Gendercrunching DC And Marvel – March 2011

Gendercrunching DC And Marvel – March 2011

Posted by April 25, 2011 Comment

Tim Hanley writes for Bleeding Cool;

When the overall percentage of female creators at Marvel and DC hovers around ten percent, it feels very odd to say positive things about the numbers put up by the Big Two. Nonetheless, March was a good month, relatively speaking, with both publishers posting their best numbers of the year thus far. The totals remain rather paltry, but getting better is much nicer than getting worse… feel free to tepidly celebrate the improvement.

DC COMICS

Along with being the best month of the year, March was also the busiest month of 2011 for both publishers. Maybe having extra books forced the editors to delve deep into their rolodexes, where they stumbled upon some female creators to fill the additional jobs. Whatever the reason, DC had a nice jump this month. They put out 89 books that credited 780 creators, 691 men and 89 women. These numbers pie chart up like so:

After posting an 11.1% in January and then dropping slightly to 11.0% in February, it’s good to see that DC has rebounded with some solid growth. While 0.4% might not sound like a huge jump, any increase becomes substantial when the numbers are this low to begin with. Hopefully things will continue to get better next month. Let’s break down the numbers by category:

Category Male Female
# % # %
Cover 170 93.9 11 6.1
Writer 107 97.3 3 2.7
Penciller 118 96.7 4 3.3
Inker 125 97.7 3 2.3
Colors 89 86.4 14 13.6
Letterer 88 96.7 3 3.3
Editor 82 76.6 25 23.4
Asst. Editor 53 62.4 32 37.6

And put them in a chart:

We’ll start on a high note and begin with the most improved category. Last month, only 1% of pencillers were women, and that rose to 3.3% in March. It’s still pretty dismal… but thrice less dismal is a positive at least. Both editorial categories increased too, which is good because they really carry the load at DC in terms of overall percentage. Of the creative categories, colorists always post the biggest number, even though they were down 2% this month. Apart from pencillers, cover artists were the only creative group that improved in March. Writers were down from 2.9% to 2.7%, inkers fell from 2.6% to 2.3%, and letterers were nearly halved as they dropped from 6% to 3.3%. As nice as it is that the overall total improved, it’s disheartening to see such low numbers in the categories that get your name on the cover. While all of the jobs are important, the writers, pencillers, and inkers are the face of the company and it’s troubling that they’re pulling up the rear.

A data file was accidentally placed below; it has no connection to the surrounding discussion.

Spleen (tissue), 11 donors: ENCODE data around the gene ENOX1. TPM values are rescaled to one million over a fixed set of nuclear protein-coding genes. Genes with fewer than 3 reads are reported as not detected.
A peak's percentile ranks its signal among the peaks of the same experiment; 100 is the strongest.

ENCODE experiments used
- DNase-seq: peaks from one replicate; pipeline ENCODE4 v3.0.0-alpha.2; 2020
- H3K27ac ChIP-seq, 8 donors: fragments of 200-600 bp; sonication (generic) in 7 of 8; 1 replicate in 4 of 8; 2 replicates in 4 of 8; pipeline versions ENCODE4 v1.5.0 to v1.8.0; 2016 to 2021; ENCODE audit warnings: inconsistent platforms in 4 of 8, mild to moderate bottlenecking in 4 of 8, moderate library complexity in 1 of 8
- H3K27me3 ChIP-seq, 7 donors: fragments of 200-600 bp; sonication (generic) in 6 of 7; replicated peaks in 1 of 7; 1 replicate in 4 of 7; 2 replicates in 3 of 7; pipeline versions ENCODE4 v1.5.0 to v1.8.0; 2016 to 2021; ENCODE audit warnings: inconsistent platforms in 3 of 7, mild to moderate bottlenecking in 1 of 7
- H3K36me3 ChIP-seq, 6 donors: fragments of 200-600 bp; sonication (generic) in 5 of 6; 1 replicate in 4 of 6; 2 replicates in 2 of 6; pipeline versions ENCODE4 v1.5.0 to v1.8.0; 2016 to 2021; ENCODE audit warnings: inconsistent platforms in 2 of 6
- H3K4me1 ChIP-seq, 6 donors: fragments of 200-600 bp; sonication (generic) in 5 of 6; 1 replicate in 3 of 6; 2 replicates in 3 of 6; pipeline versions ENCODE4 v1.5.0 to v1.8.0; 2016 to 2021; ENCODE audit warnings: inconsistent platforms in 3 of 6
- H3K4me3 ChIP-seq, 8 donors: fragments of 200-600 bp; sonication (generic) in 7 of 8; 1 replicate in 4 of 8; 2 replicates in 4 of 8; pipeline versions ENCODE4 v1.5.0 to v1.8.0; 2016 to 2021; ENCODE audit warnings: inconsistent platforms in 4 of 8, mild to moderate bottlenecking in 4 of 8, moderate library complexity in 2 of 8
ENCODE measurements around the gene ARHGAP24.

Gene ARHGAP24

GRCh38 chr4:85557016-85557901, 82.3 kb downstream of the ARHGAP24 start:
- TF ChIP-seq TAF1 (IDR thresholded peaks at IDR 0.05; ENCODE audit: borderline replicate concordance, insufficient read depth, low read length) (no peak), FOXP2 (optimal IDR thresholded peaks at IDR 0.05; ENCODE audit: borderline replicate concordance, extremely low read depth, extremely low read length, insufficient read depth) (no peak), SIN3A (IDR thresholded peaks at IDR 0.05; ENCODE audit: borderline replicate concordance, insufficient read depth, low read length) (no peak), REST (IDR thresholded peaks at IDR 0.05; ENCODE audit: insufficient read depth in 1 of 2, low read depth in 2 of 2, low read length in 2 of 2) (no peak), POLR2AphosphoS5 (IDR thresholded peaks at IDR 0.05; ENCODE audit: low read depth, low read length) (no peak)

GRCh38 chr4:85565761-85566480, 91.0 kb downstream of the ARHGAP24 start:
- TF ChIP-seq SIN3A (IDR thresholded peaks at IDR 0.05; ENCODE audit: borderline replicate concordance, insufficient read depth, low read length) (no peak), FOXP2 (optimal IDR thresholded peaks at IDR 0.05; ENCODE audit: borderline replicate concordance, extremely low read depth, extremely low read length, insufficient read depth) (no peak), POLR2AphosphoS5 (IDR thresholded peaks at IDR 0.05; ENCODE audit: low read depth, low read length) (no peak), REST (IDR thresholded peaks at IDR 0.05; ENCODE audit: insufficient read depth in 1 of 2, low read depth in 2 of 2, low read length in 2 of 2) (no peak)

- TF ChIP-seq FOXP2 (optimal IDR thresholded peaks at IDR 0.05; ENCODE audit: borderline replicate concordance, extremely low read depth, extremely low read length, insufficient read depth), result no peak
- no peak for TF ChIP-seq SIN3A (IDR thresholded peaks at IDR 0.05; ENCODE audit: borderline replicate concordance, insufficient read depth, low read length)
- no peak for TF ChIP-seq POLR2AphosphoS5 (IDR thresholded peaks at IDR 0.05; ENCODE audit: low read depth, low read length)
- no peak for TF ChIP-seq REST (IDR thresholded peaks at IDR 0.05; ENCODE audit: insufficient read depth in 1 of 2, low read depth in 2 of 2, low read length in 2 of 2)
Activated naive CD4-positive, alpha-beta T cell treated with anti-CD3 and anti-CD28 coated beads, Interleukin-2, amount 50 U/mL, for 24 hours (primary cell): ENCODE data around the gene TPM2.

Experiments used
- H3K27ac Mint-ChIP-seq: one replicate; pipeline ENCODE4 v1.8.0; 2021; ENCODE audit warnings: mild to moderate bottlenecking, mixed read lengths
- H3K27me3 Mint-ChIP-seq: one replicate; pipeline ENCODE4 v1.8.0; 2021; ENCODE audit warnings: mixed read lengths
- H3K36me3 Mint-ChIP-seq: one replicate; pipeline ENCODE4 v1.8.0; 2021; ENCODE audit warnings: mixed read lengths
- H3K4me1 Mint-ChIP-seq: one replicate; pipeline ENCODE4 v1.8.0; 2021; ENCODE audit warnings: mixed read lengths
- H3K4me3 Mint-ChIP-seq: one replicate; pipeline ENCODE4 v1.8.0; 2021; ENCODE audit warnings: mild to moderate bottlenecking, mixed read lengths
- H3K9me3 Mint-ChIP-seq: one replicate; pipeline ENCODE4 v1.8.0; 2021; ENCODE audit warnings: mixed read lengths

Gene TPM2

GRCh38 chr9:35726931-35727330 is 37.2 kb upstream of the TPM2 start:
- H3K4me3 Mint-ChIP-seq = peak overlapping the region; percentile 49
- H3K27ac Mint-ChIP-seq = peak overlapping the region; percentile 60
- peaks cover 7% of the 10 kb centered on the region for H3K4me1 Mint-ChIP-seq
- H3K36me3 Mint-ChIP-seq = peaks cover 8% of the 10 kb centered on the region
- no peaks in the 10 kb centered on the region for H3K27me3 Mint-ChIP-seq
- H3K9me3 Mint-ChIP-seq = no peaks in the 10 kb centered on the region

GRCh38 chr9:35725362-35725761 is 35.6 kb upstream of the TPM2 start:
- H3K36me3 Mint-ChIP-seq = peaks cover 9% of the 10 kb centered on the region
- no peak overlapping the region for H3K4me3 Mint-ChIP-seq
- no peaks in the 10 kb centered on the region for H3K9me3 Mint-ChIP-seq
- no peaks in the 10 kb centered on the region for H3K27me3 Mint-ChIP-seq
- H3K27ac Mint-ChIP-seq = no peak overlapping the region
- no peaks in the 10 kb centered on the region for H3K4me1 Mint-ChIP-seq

MARVEL COMICS

If DC’s astronomical 0.4% leap knocked your socks off, wait until you see Marvel’s stats for March. Marvel released 106 new books featuring 884 creators, 799 men and 85 women. Here are the overall percentages:

Marvel had 8.6% female creators in January, and then 8.7% in February, so 9.6% in March is a big gain of 0.9%. Again, yes, these numbers are tiny. But going up nearly a full percentage point when the numbers are so small is a bit of an achievement. Marvel was all over the place in March, going as high as 12.5% one week and then down to 7.5% another, and it ultimately resulted in some much needed improvement. The numbers break down thusly:

Category Male Female
# % # %
Cover 196 92 17 8
Writer 117 92.1 10 7.9
Penciller 127 95.5 6 4.5
Inker 142 95.9 6 4.1
Colors 117 89.3 14 10.7
Letterer 107 100 0 0
Editor 96 86.5 15 13.5
Asst. Editor 45 61.6 28 38.4

And chart up like this:

Marvel’s most improved in March were assistant editors, who grew from 30.7% to an impressive 38.4%. It’s slightly distressing that the biggest female category for both publishers has the word “assistant” in it, but at least women are posting big numbers somewhere. Editors were up this month as well, increasing 4.2% to hit 13.5%. On the creative side, all of the art-related categories saw gains too. Cover artists were up 1%, pencillers rose 1.3%, inkers increased by 0.6%, and colorists ticked up 0.3%. These are slight yet solid gains, and all but one of the art categories are firmly ahead of DC. There were no letterers in March, just like in February, so that’s no change. I don’t know why Marvel doesn’t hire female letterers, but they are very consistent in not doing so. The only category that’s down this month was writers, which fell from 9.3% to 7.9%. A drop here isn’t cool, but given that everything else rose and Marvel is destroying DC with writers, the drop doesn’t do a lot to spoil Marvel’s overall improvement.

NOTES:

  • The busiest Marvel comic in March was Captain America #616 with 26 creators (one woman), and at DC it was Brightest Day #21 with 17 creators (no gals at all).
  • The book with the most female creators, in terms of percentage, was Emma #1 at Marvel (3 of 4) and Birds of Prey #10 at DC (5 of 7).
  • Please contact me if you’d like to see the full stats spreadsheets. To learn more about this statistics project and its methodology click here, and to see the previous stats click here.

About Rich Johnston

Chief writer and founder of Bleeding Cool. Father of two. Comic book clairvoyant. Political cartoonist.

(Last Updated September 28, 2016 7:20 pm )

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